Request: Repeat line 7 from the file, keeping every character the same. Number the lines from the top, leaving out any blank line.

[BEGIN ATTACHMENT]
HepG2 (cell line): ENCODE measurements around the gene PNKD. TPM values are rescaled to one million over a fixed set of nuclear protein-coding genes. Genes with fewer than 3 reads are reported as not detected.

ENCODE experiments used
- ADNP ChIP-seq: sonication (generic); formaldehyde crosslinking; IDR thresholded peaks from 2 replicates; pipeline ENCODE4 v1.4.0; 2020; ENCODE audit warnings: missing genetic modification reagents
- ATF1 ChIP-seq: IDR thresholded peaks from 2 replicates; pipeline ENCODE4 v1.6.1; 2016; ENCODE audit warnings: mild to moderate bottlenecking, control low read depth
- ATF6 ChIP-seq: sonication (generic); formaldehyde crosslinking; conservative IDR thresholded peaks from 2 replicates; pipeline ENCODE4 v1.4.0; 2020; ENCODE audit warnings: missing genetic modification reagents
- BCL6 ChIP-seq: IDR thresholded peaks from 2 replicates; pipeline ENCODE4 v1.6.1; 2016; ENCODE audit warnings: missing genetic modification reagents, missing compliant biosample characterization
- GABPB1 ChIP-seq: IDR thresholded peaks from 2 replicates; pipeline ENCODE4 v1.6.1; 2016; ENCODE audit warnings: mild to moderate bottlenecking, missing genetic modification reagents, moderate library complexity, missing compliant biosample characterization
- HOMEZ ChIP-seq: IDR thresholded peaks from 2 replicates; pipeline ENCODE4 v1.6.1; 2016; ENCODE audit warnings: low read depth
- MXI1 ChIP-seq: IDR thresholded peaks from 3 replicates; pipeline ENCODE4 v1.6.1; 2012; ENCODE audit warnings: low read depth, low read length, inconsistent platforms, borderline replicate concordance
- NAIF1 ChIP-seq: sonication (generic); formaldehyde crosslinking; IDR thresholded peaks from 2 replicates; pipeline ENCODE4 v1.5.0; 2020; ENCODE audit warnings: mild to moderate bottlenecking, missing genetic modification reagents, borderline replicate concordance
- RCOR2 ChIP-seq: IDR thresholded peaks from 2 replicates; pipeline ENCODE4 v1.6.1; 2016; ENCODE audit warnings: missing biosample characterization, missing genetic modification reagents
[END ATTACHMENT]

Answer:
- GABPB1 ChIP-seq: IDR thresholded peaks from 2 replicates; pipeline ENCODE4 v1.6.1; 2016; ENCODE audit warnings: mild to moderate bottlenecking, missing genetic modification reagents, moderate library complexity, missing compliant biosample characterization